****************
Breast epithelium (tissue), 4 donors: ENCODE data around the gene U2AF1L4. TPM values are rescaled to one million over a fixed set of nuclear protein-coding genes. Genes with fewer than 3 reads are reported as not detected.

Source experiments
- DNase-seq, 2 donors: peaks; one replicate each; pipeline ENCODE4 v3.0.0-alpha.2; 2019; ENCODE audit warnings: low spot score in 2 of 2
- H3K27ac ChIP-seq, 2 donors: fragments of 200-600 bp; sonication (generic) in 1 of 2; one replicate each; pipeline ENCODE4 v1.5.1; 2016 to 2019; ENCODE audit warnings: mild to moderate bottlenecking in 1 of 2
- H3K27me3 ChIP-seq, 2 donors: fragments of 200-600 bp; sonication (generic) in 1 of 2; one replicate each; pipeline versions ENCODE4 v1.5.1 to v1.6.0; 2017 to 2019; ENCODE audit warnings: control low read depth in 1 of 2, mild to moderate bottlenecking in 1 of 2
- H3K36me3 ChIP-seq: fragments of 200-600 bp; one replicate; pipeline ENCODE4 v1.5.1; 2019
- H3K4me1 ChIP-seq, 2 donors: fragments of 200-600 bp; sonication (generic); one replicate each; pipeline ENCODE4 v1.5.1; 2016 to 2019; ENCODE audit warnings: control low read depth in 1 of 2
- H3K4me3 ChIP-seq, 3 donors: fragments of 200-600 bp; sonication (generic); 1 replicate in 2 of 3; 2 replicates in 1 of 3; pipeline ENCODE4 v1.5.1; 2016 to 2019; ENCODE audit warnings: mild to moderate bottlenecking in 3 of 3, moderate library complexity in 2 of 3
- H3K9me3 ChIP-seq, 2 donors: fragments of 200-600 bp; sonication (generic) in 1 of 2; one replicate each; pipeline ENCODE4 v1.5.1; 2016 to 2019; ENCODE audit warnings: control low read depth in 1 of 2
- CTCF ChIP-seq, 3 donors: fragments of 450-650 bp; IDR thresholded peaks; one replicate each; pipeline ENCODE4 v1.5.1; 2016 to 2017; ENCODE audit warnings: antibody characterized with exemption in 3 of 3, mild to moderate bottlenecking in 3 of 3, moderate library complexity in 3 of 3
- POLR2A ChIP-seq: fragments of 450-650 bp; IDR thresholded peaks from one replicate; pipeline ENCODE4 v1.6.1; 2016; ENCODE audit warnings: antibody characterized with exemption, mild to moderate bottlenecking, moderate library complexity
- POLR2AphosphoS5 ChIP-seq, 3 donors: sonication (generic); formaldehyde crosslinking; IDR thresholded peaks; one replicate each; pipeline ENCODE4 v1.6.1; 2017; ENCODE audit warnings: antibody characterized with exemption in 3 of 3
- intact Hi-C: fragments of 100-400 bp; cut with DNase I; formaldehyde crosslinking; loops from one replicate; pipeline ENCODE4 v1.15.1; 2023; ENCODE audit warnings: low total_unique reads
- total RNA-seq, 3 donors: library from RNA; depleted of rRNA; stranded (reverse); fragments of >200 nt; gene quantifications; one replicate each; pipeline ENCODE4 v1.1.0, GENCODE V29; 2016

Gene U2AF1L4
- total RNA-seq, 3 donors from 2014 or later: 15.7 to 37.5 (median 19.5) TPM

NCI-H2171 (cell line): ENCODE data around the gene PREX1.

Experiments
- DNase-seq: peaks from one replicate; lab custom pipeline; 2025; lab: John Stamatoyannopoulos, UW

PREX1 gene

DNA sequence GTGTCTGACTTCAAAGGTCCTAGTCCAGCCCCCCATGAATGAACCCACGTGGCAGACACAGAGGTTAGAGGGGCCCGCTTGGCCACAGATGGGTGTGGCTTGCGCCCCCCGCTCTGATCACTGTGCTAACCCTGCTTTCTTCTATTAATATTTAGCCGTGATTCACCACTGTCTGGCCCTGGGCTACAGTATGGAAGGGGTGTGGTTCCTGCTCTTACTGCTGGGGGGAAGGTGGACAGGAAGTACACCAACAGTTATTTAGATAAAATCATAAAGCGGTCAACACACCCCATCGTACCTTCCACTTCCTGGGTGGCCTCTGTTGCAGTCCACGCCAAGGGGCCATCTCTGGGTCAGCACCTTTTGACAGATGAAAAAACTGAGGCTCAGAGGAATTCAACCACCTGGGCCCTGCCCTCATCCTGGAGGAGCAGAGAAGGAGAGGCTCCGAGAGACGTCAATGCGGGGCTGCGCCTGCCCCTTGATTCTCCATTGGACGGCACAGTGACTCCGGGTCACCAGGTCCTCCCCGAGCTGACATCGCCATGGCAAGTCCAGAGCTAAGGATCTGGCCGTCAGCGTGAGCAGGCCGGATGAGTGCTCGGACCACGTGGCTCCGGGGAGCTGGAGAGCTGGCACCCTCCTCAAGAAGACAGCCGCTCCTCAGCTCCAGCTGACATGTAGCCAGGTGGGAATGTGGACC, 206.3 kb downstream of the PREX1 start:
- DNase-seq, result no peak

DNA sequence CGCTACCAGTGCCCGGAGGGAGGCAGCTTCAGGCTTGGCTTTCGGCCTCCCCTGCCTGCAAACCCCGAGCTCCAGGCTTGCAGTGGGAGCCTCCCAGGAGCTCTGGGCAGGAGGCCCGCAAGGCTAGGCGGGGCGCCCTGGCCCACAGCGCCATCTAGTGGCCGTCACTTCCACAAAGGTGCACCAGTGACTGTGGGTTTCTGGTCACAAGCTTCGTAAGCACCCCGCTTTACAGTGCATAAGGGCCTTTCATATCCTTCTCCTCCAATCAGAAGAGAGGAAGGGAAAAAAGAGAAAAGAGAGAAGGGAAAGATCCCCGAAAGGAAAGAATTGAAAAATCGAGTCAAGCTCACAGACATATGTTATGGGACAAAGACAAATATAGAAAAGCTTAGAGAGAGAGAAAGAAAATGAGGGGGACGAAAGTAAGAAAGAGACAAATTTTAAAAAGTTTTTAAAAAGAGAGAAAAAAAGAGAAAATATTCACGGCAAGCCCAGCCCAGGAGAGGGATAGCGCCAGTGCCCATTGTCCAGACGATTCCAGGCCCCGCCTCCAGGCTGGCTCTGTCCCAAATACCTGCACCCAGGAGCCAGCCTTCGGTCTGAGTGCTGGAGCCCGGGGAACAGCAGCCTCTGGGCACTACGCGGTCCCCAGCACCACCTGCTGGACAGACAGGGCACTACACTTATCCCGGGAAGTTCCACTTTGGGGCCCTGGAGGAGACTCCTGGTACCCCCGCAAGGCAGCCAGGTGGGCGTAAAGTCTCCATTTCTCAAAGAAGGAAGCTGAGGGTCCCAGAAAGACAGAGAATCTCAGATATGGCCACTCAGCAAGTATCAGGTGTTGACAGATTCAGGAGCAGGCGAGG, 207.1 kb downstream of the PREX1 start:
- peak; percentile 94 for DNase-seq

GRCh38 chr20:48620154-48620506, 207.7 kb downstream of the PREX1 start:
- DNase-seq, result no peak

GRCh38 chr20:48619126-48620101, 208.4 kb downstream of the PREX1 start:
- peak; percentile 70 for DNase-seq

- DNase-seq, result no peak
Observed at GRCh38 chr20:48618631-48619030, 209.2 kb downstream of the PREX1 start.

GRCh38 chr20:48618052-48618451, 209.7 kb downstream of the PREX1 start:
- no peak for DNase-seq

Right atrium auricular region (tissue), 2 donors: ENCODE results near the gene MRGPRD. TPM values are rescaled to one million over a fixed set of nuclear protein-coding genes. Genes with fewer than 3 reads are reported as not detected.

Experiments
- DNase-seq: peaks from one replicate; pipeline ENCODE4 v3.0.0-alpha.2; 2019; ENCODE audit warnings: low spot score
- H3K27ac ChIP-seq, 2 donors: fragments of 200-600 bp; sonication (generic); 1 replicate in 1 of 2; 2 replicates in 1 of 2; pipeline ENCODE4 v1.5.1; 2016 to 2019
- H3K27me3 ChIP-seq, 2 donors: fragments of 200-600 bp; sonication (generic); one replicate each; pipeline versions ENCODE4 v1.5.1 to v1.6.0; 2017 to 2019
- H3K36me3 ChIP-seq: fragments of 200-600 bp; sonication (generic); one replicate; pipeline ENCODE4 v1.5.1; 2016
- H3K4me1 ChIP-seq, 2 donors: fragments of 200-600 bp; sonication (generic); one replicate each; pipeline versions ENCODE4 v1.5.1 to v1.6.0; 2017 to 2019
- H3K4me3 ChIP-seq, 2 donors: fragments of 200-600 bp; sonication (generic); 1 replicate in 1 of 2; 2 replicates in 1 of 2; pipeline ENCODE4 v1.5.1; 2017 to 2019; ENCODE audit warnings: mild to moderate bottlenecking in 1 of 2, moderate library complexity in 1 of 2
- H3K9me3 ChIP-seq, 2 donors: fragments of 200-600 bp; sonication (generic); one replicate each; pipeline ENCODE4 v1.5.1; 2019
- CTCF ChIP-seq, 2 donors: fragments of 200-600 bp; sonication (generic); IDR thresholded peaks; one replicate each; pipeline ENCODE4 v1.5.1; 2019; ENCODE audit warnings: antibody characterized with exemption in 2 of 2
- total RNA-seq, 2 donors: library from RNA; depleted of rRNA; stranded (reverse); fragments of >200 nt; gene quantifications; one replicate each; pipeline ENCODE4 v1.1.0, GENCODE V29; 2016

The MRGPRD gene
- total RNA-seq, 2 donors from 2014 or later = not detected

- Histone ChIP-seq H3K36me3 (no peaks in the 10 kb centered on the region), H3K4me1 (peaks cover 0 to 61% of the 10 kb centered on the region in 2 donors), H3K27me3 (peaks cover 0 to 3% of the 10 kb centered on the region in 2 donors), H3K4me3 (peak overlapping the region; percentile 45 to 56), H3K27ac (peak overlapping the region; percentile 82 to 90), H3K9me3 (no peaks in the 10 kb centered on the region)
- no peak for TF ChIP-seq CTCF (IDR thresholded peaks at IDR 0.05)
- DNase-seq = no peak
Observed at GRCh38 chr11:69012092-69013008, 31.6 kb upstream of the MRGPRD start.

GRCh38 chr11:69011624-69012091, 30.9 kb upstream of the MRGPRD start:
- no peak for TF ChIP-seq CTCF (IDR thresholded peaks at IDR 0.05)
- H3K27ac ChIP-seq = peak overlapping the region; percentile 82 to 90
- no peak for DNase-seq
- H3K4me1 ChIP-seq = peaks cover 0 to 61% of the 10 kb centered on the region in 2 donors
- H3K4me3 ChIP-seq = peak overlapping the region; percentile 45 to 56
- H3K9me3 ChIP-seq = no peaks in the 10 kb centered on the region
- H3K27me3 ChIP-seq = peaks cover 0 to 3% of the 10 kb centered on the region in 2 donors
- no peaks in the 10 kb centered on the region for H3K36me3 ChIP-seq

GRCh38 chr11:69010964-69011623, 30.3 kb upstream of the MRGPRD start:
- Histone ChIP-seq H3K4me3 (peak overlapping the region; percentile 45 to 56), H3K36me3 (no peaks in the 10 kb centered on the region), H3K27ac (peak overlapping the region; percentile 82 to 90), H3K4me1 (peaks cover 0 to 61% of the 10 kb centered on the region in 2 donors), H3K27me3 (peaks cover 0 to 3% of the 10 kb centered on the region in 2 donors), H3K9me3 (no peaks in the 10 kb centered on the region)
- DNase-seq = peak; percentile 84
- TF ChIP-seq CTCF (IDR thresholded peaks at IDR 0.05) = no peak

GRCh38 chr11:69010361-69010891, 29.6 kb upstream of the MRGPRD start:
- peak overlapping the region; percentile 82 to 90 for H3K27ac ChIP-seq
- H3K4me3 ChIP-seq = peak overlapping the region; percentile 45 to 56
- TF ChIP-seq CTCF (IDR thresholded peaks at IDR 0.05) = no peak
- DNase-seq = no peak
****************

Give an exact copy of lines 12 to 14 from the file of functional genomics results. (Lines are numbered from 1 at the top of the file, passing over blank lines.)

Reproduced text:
- POLR2AphosphoS5 ChIP-seq, 3 donors: sonication (generic); formaldehyde crosslinking; IDR thresholded peaks; one replicate each; pipeline ENCODE4 v1.6.1; 2017; ENCODE audit warnings: antibody characterized with exemption in 3 of 3
- intact Hi-C: fragments of 100-400 bp; cut with DNase I; formaldehyde crosslinking; loops from one replicate; pipeline ENCODE4 v1.15.1; 2023; ENCODE audit warnings: low total_unique reads
- total RNA-seq, 3 donors: library from RNA; depleted of rRNA; stranded (reverse); fragments of >200 nt; gene quantifications; one replicate each; pipeline ENCODE4 v1.1.0, GENCODE V29; 2016